On Recode Media, Samantha Bee Explains The Importance Of Adding Diversity To Late Night Television

Bee: “Broadening The Point Of View Is …  Just Going To Make You See Things That You Never Thought Of Before”

From the May 12 edition of Recode Media with Peter Kafka:

Video file

PETER KAFKA (HOST): How conscious are you about having more diversity behind the scenes?

SAMANTHA BEE: We're very conscious of it. That is something that we do think about. That's something that we thought about a lot when we were hiring, and we continue to think of it. We think of it -- we're trying to build a mentorship program,  slowly but surely.

KAFKA: Like an actual program, not just --

BEE: Yeah, yeah, yeah. Because we realize that we haven’t -- it's not like we've solved the diversity problem, but we do need to kind of keep the needle pushing forward.

KAFKA: So this is something that bedevils traditional late night, Jon Stewart, he got crap for it.

BEE: It does.


KAFKA: Just mechanically, how do you go about saying, “Alright, we want a diverse staff?” How do you go about doing that? Do you say we want this -- J.J. Abrams has said for his stuff that he's doing in LA, he said, “We now want to see this percent Asian, we want to at least look at a reflection of people, a cross-section that looks like America, with actual numbers.”

BEE: Sure. Yeah, you have to do more than just putting out a submission packet for people and going like, “All people apply please.” You have to make calls, you have to contact people who you know from that community, you have to go, “Hey, who do you know? Who do you know who knows someone else? Who do you know who knows someone else who you think would be great? Or who they think would be great.”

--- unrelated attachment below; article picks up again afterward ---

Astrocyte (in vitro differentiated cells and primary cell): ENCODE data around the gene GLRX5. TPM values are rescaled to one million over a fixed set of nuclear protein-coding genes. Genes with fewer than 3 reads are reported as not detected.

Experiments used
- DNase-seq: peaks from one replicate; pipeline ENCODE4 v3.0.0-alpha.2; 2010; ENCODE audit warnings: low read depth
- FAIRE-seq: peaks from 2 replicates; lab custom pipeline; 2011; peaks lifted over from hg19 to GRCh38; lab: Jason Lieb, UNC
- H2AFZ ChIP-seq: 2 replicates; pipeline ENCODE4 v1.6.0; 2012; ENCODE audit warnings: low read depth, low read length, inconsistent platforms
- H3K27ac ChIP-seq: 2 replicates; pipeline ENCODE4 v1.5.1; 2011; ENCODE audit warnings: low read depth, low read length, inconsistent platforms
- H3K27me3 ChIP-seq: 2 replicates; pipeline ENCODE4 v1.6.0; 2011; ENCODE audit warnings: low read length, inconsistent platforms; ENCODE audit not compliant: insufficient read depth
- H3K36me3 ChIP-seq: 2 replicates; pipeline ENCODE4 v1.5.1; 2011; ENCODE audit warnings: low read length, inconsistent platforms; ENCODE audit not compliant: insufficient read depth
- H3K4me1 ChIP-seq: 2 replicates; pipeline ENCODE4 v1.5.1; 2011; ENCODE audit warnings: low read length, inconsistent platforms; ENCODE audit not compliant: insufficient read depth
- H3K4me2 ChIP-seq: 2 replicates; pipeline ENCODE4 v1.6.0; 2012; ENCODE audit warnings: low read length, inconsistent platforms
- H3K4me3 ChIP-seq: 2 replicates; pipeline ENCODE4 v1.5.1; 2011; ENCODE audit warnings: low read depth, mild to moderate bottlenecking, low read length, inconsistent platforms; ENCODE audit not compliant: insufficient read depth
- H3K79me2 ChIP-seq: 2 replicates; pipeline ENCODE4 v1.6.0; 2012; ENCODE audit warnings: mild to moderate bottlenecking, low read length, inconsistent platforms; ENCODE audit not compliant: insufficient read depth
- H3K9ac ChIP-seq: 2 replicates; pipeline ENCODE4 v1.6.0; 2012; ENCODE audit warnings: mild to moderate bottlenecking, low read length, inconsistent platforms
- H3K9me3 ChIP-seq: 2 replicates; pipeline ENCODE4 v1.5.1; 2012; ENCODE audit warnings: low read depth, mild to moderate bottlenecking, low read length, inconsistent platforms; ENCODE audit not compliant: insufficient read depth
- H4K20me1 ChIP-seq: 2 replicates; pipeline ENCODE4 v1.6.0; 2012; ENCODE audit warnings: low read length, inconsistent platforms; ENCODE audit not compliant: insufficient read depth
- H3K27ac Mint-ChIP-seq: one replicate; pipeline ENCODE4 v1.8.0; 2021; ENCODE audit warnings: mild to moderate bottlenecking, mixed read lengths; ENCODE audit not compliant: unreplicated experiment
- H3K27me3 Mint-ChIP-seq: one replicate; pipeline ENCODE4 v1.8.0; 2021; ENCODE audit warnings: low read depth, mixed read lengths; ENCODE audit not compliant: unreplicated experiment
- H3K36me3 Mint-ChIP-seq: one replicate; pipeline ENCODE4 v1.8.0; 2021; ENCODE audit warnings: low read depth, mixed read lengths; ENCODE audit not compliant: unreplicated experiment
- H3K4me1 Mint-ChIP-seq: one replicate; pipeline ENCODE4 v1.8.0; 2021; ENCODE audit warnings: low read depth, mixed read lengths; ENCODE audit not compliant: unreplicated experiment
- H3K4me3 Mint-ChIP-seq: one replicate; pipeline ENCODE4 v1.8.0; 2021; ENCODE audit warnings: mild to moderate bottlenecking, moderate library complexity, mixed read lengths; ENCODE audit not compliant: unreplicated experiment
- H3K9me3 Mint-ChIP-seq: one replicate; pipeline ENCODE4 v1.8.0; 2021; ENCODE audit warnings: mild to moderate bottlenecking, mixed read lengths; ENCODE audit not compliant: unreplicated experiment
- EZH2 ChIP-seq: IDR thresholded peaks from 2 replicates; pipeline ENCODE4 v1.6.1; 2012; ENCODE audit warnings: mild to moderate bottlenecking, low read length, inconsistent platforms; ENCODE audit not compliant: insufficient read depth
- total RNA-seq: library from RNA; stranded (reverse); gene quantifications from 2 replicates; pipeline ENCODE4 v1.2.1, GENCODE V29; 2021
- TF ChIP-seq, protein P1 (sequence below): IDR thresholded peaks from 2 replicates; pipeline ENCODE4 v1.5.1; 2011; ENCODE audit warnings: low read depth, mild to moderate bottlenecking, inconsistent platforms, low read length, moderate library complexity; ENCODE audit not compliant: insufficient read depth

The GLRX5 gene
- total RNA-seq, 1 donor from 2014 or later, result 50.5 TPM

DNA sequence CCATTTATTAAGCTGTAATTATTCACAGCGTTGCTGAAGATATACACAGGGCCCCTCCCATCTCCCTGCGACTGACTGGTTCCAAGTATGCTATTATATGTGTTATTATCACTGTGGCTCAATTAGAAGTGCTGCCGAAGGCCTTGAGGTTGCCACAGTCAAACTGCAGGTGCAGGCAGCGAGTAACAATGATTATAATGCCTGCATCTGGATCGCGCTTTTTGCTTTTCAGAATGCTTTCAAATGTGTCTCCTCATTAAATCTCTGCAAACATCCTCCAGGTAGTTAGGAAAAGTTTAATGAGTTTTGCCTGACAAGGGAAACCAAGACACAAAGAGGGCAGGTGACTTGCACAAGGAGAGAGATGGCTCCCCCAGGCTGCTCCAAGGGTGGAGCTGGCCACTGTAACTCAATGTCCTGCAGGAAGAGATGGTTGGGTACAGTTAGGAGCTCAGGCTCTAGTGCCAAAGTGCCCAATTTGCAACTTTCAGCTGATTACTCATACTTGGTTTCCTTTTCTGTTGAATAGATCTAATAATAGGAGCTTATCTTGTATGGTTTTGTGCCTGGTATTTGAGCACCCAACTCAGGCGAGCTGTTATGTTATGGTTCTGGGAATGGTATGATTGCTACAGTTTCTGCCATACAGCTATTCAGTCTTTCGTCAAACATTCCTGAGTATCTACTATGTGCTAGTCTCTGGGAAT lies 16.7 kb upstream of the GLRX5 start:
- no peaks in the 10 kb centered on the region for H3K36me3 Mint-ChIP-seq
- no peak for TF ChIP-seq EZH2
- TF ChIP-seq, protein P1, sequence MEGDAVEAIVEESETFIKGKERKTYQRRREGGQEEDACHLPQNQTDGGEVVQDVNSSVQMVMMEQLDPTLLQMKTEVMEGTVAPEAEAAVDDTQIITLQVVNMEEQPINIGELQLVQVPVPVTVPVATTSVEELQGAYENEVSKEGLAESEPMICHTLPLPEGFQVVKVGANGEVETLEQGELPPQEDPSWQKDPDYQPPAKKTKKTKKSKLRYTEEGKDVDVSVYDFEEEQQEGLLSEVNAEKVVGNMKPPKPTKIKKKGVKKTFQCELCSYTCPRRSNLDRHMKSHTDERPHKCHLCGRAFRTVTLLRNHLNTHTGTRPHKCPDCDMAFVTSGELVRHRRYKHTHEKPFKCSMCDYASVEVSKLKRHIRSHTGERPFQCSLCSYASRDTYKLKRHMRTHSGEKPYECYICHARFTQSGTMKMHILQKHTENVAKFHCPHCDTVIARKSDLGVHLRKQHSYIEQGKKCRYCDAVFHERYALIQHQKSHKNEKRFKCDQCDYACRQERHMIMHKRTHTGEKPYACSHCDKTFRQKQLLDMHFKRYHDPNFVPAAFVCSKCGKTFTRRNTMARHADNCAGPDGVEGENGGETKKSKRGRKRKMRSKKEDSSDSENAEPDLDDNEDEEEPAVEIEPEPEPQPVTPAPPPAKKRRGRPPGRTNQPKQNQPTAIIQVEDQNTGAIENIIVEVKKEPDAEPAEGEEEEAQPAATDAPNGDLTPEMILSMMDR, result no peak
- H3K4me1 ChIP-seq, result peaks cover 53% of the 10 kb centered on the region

KAFKA: “Who is a woman, who is an African-American?”

BEE: “Who is a woman.”

KAFKA: So you're asking specifically for that.

BEE: You're being really specific and reaching into places where maybe no one's ever been asked before and you're trying to say, “Hey, tell me all the people you think are great, and tell them we want to hear from them.”

KAFKA: And is there anyone tapping you on the shoulder saying, “Look, I know that's well intentioned, but there’s-- look, it works best if we go to the traditional community. It works best if we get more white guys from Harvard.”

BEE: Well, of course, we went to the traditional community, too. I mean, that's just a part of it. You do your regular submission, you do all the agents and stuff like that and you hit that territory, but then you do have to push that further. You do have to push that further. And it's really hard work.

KAFKA: So are you pleased with where you're at now?

BEE: I'm really pleased. I think we can always do better, definitely.

KAFKA: And do you think that makes for a funnier, better show?

BEE: A hundred percent. A hundred percent because broadening the point of view is only ever going to benefit you. It’s just going to make you see things that you never thought of before. People bring in jokes that I would have never thought of. People bring in stories that would never have occurred to me.

KAFKA: Yeah? Can you think of one like that got on the air?

BEE: Well, I probably wouldn’t have – I don’t know that I would have thought to go to Jordan if this woman Roseanne didn’t work here. She brought this story to us, she was like, “We should do this, we should go talk to refugees.” And I was like, “Oh, what a great idea!” She’s wonderful. She has great ideas. You need that. You need people from all different walks of life. It helps so much. I’m not sure why it hasn’t –

KAFKA: Well, it takes effort, right?

BEE: Takes a lot of effort. Takes a lot of effort. Certain amount of creativity.